1 min read

The Worst Thing A Team Leader Can Do When Someone Is Messing Up

THERE'S A COMMON CHOICE that team leaders make that causes them to "lose" their team. It's the choice that's forced on us any time a team member begins creating a negative impact on the rest of our group.

The negative impact could be underperformance. It could be a behavior. It could be an isolated event. It could be a pattern.

Whatever it is, too often, team leaders make the choice... to do nothing.

And that is a choice.

Tolerating performance or behavior that negatively impacts the team is choosing to signal to the team that you are OK with it.

The team's members then tell themselves stories about why:

  • The leader is too chicken to do the hard thing and confront it.
  • The leader doesn't care about them.
  • The leader is biased.
  • Etc.

Whatever the stories are, chances are you're not hearing them out loud—and those stories are costing you the trust and respect of your team.

Years ago, someone told me that the only choices you really have in situations like these are to Tolerate, Train, or Terminate. (I confess, I don't remember where this advice originated, though I suspect it's an adaptation of the 4 Ts of risk management.) I've taken this advice to heart over the years, and actually made a flowchart to remind myself that sometimes the easy way out of this situation is exactly the way to "lose" your team:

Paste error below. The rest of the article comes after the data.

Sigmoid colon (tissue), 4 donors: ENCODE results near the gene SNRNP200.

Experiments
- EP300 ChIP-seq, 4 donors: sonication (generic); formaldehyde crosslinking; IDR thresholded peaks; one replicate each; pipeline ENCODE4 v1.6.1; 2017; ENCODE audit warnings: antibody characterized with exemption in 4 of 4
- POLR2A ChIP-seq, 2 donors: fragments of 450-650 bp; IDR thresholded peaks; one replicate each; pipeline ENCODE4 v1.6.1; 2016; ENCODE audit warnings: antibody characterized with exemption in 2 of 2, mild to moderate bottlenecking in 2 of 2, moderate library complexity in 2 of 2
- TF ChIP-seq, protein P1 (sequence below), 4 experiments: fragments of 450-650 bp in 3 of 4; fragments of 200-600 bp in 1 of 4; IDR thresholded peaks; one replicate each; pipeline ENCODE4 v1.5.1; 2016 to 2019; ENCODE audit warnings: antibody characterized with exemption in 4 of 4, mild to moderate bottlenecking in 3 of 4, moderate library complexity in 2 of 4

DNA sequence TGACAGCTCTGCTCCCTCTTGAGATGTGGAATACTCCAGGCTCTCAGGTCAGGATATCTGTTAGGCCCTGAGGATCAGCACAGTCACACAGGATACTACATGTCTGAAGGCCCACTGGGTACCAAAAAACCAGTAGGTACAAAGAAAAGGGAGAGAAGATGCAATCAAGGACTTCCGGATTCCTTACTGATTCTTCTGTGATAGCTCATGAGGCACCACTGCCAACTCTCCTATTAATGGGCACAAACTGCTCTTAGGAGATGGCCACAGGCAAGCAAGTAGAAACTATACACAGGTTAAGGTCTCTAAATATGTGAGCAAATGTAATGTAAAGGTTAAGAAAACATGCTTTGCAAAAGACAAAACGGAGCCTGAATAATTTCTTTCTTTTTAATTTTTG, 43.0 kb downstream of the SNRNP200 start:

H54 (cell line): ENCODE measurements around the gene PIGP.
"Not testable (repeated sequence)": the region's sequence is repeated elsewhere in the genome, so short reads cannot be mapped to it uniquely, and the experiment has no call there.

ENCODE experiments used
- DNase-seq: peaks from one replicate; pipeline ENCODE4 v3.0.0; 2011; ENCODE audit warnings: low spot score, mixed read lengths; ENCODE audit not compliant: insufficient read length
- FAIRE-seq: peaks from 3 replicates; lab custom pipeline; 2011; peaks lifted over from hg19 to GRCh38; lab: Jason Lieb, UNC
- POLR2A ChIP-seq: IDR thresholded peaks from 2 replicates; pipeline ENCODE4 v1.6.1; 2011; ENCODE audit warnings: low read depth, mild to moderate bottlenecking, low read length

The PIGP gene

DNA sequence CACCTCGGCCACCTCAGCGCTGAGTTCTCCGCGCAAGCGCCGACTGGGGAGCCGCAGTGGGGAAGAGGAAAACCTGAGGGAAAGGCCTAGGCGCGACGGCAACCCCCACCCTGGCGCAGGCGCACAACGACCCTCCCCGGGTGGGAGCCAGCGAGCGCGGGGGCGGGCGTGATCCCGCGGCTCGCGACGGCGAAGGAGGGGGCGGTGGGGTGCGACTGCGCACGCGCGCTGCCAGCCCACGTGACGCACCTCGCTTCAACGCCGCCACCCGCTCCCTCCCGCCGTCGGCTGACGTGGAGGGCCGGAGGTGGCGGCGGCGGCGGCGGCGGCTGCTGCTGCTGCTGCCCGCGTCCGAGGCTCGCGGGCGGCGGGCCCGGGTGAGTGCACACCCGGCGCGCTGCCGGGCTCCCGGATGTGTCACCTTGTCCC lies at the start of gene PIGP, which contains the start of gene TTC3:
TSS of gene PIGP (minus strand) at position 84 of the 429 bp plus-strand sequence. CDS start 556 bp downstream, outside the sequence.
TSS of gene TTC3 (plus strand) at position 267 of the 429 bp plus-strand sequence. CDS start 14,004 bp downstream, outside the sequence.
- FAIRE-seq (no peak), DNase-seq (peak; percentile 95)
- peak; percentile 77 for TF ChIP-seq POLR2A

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The only two good choices we have when an individual is negatively affecting the team is to Terminate the individual (if we can, and if it's smart) or to Train—and this is the important part—either the individual OR the team itself to change.

Often behavior that negatively affects a team is not actually bad behavior, but simply behavior (or ideas, or communication style) that the rest of the team has a hard time processing—or reacting charitably to.

Different ways of working and thinking can create discomfort and conflict—but that doesn't mean they aren't valuable.

Truth is, when we seek diversity for our teams, we're asking for cognitive friction. To prevent that from becoming a negative, we as teams need to develop the intellectual humility to appreciate, engage with, and adapt to diverse thinking.